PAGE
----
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You are here: Home / Digital Life / Punycode Scam Hard To Detect
Beware: Punycode Phishing Scam Can Snare even Savviest Users
Beware: Punycode Phishing Scam Can Snare even Savviest Users
By Shirley Siluk / Sci-Tech Today Like this on Facebook Tweet this Link thison Linkedin Link this on Google Plus
If think you've fine-tuned your online security skills enough not to fall for a phishing scam, think again: software engineer Xudong Zheng has uncovered a vulnerability that could be especially difficult to spot.

Writing on his blog last week, Zheng described a special variation of what's called an "IDN [internationalized domain name] homograph attack." This kind of attack involves using letters from one language system, for example, Cyrillic, that look just like letters from another system, say, Latin, to trick people into clicking on legitimate-looking URLs that actually takes them to different, possibly malicious Web sites.

While most browsers today offer protections against IDN attacks, Zheng discovered a unique exception: when another language system can be used to replace all, and not just some, of the letters in legitimate domains, many browsers won't catch the trick. This leaves both the real URLs and the spoofed URLs looking nearly identical in the browsers' fonts.

Chrome Fix Now Rolling Out

The attack strategy works because of the system put in place to enable the registration of Web domains using foreign characters. A coding system called Punycode is applied to foreign characters to render them readable in standard ASCII text.

Zheng said a problem can arise, though, with Web addresses that look exactly like Latin-character URLs, but are actually written in homographs, which are characters in different languages that appear almost identical to Latin text. For instance, Cyrillic features many letters that look similar to the Latin alphabet, making it possible to spoof the actual domain "" (in Latin characters) with the alternative URL, "" (in Cyrillic characters).

"Visually, the two domains are indistinguishable due to the font used by Chrome and Firefox," Zheng said in his blog post. "As a result, it becomes impossible to identify the site as fraudulent without carefully inspecting the site's URL or SSL certificate."

Since the vulnerability was reported to Chrome and Firefox on Jan. 20, it has been fixed in the March 24 Chrome update that's now rolling out, Zheng said. However, the bug remains an issue in the Firefox, Opera and Internet Explorer browsers. The fix in Chrome ensures that a potential lookalike URL using foreign characters will be displayed in the raw Punycode.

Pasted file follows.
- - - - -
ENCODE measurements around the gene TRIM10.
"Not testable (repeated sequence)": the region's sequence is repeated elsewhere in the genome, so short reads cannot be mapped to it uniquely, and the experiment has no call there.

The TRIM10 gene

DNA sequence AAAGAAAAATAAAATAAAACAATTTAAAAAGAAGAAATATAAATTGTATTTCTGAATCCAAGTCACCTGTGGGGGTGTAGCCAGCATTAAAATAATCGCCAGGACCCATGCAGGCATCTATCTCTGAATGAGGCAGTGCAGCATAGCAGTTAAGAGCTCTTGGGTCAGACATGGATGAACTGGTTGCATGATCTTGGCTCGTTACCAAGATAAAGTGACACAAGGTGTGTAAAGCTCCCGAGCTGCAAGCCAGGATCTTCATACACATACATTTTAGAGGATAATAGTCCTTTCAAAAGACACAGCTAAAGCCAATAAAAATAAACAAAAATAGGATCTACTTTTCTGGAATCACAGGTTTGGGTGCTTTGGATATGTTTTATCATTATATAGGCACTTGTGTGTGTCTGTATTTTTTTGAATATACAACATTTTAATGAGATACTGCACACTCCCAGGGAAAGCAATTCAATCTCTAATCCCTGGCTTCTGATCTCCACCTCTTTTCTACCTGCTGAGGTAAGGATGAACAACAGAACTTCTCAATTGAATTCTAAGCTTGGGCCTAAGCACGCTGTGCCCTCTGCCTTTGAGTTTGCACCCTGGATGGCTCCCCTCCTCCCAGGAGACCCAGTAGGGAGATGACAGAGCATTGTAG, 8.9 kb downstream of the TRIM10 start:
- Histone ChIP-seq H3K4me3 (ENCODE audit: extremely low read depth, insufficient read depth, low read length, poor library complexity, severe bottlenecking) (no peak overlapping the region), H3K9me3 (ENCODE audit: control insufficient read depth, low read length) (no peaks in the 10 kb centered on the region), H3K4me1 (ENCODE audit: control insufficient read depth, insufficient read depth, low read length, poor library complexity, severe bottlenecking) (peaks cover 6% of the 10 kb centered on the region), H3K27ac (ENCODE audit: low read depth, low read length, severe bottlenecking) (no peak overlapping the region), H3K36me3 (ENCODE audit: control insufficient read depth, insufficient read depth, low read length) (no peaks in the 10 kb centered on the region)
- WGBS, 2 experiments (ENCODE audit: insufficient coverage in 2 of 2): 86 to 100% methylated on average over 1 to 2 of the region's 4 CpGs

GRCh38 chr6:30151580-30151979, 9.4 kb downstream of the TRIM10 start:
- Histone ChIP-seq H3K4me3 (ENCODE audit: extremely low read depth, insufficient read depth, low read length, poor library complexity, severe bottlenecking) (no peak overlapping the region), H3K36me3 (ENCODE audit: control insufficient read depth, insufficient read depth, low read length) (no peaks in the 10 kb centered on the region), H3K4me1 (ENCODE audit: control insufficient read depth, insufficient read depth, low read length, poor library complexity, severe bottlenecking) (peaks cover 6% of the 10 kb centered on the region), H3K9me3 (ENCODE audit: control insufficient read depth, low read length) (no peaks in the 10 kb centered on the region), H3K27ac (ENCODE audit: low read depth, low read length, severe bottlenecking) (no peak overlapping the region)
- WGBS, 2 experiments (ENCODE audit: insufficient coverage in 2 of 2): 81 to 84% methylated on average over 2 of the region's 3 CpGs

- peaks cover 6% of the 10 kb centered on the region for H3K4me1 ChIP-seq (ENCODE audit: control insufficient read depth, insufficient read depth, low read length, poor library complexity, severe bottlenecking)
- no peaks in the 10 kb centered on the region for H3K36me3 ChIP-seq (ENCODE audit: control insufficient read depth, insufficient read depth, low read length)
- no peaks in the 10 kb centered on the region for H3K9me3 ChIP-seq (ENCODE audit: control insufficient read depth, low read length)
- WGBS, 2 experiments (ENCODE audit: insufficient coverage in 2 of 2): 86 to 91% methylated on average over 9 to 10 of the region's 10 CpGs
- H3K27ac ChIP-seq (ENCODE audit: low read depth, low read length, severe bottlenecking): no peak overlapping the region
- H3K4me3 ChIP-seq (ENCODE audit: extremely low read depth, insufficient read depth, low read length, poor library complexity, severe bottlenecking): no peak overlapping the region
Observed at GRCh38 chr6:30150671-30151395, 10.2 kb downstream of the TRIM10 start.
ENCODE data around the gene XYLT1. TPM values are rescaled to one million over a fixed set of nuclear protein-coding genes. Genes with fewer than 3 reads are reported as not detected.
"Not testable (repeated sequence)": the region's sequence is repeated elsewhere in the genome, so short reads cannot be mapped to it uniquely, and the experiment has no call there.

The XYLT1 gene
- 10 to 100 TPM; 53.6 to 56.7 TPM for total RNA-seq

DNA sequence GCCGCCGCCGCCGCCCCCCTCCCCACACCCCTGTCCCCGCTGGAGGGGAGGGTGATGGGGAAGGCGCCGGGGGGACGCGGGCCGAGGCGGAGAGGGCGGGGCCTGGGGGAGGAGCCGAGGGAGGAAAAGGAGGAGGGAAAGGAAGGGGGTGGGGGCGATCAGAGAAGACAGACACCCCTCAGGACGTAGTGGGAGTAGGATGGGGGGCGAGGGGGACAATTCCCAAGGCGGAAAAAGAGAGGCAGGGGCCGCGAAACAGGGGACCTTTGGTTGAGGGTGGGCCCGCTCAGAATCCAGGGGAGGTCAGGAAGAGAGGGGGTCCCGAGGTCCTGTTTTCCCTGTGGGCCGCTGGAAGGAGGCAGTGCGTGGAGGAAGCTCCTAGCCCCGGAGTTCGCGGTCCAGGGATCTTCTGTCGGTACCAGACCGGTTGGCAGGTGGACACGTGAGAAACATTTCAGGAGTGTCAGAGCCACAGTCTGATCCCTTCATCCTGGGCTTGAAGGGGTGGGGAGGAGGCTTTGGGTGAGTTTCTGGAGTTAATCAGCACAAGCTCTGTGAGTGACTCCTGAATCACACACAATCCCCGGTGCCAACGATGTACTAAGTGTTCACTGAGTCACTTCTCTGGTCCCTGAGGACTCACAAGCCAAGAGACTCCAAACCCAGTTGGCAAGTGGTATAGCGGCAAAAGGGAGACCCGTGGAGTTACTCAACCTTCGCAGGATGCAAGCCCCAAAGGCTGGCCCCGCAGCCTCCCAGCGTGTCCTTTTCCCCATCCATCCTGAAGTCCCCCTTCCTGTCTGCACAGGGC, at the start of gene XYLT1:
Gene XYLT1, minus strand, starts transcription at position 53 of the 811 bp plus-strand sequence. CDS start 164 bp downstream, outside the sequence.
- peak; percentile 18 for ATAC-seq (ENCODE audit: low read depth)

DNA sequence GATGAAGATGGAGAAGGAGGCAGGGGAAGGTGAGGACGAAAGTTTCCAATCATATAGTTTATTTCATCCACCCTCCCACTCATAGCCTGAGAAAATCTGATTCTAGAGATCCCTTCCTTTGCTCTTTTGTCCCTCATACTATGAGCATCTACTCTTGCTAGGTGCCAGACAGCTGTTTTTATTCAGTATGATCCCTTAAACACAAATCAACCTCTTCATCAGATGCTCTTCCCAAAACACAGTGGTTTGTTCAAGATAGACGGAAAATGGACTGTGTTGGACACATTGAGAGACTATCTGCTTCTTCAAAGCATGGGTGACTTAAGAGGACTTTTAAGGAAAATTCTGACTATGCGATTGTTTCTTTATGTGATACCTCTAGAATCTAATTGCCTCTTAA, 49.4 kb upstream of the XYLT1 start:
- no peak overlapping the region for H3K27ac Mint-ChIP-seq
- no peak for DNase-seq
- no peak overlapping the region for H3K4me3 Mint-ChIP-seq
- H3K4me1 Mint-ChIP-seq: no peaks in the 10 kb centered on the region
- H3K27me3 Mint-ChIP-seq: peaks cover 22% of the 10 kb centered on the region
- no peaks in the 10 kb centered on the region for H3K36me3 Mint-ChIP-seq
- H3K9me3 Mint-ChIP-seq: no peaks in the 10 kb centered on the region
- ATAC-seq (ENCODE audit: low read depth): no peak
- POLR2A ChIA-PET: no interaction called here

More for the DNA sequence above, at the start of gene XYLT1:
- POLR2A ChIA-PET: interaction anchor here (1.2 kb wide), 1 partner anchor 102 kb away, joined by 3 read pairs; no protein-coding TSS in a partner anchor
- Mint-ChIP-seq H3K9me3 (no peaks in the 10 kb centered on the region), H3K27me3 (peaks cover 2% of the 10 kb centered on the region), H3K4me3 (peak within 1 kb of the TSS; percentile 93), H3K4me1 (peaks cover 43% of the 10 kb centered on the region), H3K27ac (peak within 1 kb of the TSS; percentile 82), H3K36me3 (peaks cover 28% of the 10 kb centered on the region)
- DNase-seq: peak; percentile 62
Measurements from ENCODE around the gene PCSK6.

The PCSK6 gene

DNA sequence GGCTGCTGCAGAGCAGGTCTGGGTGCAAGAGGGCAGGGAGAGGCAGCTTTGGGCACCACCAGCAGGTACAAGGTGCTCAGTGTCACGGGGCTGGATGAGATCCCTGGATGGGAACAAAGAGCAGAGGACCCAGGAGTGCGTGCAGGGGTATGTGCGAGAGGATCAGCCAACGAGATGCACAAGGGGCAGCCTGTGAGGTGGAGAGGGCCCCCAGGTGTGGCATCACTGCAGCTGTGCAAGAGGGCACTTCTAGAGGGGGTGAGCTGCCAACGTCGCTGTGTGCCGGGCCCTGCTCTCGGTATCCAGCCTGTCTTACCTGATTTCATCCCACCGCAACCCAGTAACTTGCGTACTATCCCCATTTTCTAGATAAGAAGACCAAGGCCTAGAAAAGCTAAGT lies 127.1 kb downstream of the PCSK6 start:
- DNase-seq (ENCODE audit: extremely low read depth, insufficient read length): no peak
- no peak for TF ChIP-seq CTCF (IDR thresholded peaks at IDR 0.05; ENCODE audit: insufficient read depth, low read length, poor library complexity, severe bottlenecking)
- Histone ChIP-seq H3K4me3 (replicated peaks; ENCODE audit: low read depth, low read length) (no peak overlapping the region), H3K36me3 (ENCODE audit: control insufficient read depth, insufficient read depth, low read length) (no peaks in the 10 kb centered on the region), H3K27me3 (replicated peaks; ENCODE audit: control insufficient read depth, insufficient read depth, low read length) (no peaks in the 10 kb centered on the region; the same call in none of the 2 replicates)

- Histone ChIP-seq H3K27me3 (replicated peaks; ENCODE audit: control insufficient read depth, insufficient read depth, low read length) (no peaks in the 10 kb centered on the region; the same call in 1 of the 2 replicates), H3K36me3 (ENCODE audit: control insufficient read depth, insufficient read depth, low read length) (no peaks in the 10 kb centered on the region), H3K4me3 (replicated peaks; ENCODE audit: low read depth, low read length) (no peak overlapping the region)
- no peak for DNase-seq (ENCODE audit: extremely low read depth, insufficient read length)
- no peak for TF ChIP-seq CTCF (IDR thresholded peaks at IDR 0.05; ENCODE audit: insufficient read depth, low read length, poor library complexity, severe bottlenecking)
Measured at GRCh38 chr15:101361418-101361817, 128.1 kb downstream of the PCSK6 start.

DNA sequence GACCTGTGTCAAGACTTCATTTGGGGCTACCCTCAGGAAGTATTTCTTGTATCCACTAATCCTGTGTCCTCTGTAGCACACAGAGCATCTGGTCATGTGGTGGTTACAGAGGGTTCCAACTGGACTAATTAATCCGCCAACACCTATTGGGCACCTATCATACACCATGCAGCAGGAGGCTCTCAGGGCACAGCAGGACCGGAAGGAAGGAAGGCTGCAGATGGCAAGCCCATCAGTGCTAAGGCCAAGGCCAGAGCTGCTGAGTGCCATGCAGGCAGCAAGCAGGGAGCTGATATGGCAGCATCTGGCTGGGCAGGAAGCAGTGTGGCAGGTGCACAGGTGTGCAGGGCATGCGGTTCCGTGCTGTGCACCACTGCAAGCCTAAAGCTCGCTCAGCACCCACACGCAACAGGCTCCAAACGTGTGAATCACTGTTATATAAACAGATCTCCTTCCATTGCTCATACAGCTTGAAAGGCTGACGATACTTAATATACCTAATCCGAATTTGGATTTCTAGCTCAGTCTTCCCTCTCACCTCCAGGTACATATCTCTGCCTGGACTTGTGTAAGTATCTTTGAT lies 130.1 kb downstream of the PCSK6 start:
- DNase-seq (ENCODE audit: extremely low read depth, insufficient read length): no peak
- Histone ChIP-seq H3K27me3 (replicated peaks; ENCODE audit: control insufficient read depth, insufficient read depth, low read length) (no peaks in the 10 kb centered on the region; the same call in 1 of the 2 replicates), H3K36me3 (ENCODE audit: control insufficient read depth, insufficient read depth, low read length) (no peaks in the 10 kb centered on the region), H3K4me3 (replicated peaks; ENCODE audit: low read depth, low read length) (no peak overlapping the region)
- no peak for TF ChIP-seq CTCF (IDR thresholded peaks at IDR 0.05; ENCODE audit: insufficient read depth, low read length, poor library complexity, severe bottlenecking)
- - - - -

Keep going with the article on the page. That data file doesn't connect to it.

"We have confirmed that this resolves the issue and that our '' test domain no longer shows as '' and displays the raw punycode instead, which is '', making it clear that the domain is not ''," the software security firm Wordfence reported Tuesday.

Use Password Manager, Type URLs Manually

Users of different browsers can take other steps on their own to protect against the possibility of such IDN homograph attacks, Zheng said. Firefox users, for example, can force the browser to display the raw Punycode for sites by going to about:config and setting network.IDN_show_punycode to "true."

IBM's Security Intelligence site reported Tuesday that the raw Punycode is now displayed correctly in Internet Explorer, as well as in Brave, Edge, Safari and Vivaldi. Another protection strategy is to use a password manager, Zheng said.

"In general, users must be very careful and pay attention to the URL when entering personal information," he said. "Until this is fixed, concerned users should manually type the URL or navigate to sites via a search engine when in doubt. This is a serious vulnerability because it can even fool those who are extremely mindful of phishing."

Image credit: iStock/Artist's concept.

Tell Us What You Think


Posted: 2017-04-30 @ 3:33am PT
This seems dubious. DNS does not "interpret" punycode as described in this article. In fact, for this type of hack to happen, which this article does not explain, would simply require a standard phishing attack. So this is NOT a problem with a browser. A browser cannot be "fooled" into calling a malicious web site based on corrupted or misnamed punycode. The ONLY way for this type of attack to be successful in fact, is that the user IGNORE the browser warning that the address is not correct or is mismatched to certificate. (note: there are several other unrelated malicious attacks that do perform that action, but punycode is not the means or vector)...this article is probably interesting to people who do not understand technical subtleties, or those users (and websites) that continue to resist using exclusive https/tls connections only. You have been warned. Up your game!

Jaime Tan:
Posted: 2017-04-23 @ 11:15pm PT
Outlook Mail Client and Gmail is vulnerable as well.

Joe Cogan:
Posted: 2017-04-23 @ 6:55am PT
Wow, that really is clever.

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